Tag Archives: pointing to God

Melodies of Praise

Things do not always go your way. As a parent, I remember when my kids would be upset because they couldn’t have a snack before dinner. As you get older, you begin to develop a nasty habit—complaining. We complain about things not going our way. We complain about the traffic. We complain because the food isn’t up to par. We complain because the service is poor or because the wait is long. We complain because the neighbor cannot put his trash bins away. 

Words are powerful. The Bible says that words have the power to kill or give life (see Proverbs 18:21). The question to ask yourself daily is what are your words doing? Are your words building up or tearing down? Are your words speaking life or damaging others? Are your words honoring God? Are your words pointing to Jesus?

The Psalmist speaks of “melodies of praise” that “will make Him known.” A picture is painted here. Your words… your praise… it will make Him known. But what if these melodies of praise are instead complaining rants? What if you are using your words to point out another’s shortcomings or to complain about bad customers? What if you are using your social media to put down another, to share the evils of the world, to broadcast the bad? Surely if the melodies of praise are what makes Him known to others, the negative, the complaints… these things are not depicting victory. Check your words today. What words are on your lips? What are you making known?

“But I will proclaim the victory of the God of Jacob. My melodies of praise will make him known.” – Psalm 75:9 [TPT]

The Gratitude of Grace

Today’s verse speaks of who truly honors God – “whoever offers a sacrifice of thanksgiving” (NASB). The Message translation calls this living the “praising life.” The Bible says that we were created to glorify God (see Isaiah 43:7). Psalm 50:23 makes it clear that we are living out our purpose to glorify God when we live “in the gratitude of grace.” The real question is how well are we bringing God glory with our gratitude of grace? 

If we are honest about this question, if we are honest about the thanksgiving we have lived out today, it is likely the thankfulness is not very evident. We spend so much of our time thinking we have earned what we have, that we are entitled to certain things. We overlook our daily blessings because we do not spend time considering life without them. When something good comes our way, our initial response usually isn’t to thank God for provision, for blessings, for protection, etc. Though God is alive and active, and very much moving in the world today, we oftentimes allow God to be boxed up, whereas we only need interact or thank Him when we have a grand request. Everything is separate. Everything else we can handle in our own strength. 

Without our life lived in the gratitude of grace, our testimony of the Gospel is silenced. If we do not spend time praising Him, pointing to Him, honoring Him, etc., what does everyone see? When we aren’t pointing to God, our fingers are always pointing elsewhere—to ourselves, to others, etc.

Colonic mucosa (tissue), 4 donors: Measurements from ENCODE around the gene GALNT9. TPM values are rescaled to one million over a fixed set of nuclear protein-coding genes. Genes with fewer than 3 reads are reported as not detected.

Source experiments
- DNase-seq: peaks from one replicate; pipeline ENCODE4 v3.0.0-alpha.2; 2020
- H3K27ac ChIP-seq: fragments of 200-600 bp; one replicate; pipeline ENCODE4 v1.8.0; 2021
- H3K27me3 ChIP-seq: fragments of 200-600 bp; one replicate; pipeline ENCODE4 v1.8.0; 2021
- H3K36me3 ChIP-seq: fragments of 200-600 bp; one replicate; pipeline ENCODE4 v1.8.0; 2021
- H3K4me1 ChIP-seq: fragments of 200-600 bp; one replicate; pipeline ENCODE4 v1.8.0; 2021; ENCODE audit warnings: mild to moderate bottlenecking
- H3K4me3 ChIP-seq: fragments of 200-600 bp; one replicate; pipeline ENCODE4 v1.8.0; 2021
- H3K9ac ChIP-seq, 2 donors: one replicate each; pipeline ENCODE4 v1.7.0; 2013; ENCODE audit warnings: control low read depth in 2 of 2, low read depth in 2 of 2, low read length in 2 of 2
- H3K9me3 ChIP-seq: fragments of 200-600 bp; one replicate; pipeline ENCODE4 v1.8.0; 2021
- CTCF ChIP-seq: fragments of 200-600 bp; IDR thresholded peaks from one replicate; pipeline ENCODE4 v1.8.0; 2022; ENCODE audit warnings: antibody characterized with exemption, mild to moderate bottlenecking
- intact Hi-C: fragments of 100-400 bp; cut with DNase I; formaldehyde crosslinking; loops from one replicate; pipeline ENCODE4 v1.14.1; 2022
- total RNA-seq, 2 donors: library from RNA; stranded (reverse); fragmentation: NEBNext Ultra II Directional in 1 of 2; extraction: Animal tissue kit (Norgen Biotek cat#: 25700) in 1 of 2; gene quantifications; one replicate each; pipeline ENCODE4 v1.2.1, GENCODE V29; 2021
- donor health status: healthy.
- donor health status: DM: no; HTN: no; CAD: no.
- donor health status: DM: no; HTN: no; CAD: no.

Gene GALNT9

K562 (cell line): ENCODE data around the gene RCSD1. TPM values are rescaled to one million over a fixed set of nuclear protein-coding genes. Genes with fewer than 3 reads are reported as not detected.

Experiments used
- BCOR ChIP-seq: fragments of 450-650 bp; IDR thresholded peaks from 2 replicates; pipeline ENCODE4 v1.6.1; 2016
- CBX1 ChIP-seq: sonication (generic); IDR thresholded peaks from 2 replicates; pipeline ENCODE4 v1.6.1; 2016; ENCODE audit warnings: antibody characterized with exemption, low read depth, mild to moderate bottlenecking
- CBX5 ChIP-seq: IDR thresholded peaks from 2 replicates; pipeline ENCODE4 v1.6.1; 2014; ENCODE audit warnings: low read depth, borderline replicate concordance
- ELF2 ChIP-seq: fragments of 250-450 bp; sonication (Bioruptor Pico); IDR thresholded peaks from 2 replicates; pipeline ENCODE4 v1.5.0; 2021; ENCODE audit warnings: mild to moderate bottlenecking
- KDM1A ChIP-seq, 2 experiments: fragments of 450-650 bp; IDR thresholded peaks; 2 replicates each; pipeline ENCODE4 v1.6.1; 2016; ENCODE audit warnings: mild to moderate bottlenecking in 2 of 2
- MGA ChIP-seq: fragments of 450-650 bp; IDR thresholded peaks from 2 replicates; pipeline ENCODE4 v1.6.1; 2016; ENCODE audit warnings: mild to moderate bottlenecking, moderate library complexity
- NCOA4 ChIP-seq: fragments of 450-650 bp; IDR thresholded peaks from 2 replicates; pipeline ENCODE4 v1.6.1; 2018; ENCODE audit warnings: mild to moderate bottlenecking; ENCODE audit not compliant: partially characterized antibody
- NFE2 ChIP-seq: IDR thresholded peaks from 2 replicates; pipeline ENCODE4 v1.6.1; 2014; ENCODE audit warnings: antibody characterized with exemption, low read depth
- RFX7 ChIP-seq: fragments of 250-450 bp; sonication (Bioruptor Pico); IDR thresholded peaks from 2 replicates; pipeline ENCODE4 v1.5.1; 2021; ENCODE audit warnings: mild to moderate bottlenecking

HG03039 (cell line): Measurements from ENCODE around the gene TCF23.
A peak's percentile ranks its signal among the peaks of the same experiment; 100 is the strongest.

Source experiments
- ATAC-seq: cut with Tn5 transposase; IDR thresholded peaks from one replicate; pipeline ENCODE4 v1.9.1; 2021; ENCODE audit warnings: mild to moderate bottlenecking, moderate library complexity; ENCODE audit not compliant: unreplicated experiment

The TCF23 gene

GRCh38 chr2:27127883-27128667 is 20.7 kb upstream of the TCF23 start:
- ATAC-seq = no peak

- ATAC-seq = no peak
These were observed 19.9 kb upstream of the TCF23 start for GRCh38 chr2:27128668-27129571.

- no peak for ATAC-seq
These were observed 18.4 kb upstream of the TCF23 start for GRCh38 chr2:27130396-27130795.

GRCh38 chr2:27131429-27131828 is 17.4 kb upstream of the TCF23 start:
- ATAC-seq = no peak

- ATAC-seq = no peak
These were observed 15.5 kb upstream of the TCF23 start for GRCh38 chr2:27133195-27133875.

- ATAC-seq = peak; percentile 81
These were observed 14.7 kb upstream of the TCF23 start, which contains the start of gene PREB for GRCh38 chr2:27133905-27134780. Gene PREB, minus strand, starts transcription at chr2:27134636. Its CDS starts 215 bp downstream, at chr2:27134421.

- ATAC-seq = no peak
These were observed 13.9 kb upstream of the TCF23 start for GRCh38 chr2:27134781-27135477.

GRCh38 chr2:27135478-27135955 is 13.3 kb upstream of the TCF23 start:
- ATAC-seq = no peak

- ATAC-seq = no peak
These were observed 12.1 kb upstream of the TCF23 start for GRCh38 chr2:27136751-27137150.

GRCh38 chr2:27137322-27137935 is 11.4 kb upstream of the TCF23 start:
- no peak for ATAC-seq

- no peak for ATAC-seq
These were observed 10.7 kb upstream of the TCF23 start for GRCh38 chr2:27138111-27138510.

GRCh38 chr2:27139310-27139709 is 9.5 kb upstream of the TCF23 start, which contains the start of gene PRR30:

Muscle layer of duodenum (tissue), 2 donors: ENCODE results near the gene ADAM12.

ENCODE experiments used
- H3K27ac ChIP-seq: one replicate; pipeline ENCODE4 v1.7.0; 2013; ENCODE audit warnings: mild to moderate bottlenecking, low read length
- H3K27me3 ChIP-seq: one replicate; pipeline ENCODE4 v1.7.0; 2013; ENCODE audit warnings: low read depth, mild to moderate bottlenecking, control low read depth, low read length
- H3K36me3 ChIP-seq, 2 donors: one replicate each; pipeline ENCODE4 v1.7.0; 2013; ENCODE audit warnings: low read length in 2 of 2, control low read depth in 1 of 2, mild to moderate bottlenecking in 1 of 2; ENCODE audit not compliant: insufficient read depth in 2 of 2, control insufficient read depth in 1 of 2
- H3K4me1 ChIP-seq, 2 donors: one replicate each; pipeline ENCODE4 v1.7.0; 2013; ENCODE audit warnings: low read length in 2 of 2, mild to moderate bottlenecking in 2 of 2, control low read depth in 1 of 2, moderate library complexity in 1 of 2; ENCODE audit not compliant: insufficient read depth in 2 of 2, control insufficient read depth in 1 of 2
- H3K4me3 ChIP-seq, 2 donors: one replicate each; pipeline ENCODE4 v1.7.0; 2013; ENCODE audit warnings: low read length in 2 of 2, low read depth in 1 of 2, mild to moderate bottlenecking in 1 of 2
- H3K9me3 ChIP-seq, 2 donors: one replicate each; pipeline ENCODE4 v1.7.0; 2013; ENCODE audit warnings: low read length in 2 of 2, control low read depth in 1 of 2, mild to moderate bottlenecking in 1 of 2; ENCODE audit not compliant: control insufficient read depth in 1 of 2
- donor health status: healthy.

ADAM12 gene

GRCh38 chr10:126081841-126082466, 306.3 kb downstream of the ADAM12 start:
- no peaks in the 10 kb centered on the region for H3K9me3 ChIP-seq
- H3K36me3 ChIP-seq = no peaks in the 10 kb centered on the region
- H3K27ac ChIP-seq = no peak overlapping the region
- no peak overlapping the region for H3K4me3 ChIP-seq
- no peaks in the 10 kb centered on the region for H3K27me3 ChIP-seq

How can we truly live in the gratitude of grace? We can devote more time listing reasons we are thankful, spending each day trying to find more reasons God deserves all praise and glory. We can receive the Gospel daily to remind us of the free gift of God’s grace. We can pour out that freshly received grace to others as we go about our day. We can pause to breathe in God’s grace and meditate on His goodness. What are you thankful for today?

“The life that pleases me is a life lived in the gratitude of grace, always choosing to walk with me in what is right. This is the sacrifice I desire from you. If you do this, more of my salvation will unfold for you.” – Psalm 50:23 [TPT]

Be Known

In Psalm 67, the Psalmist writes, “May Your ways be known throughout the earth, Your saving power among people everywhere.” When we read this, it is highly likely that we would agree with the Psalmist. Of course, we would want God’s ways and His saving power to be known around the world.

But the desire for it is not the same thing as actively, intentionally aiming to make Him known. Agreeing that it is important for God’s ways and power to save to be known across the globe does not make Him known. I agree that exercise is important, but that doesn’t mean that I don’t have to get outside and walk or lay down and do some crunches for the exercise to do something for me.

Today, consider how you are living this out. Do you want His ways to be known? Do you want God’s saving power to be known? If you do, then how do you point to Him? Does your life point to Him? How are you giving Him glory today? How do you point others to Him? If you want Him to be known, make Him known to those you encounter. Point to Him.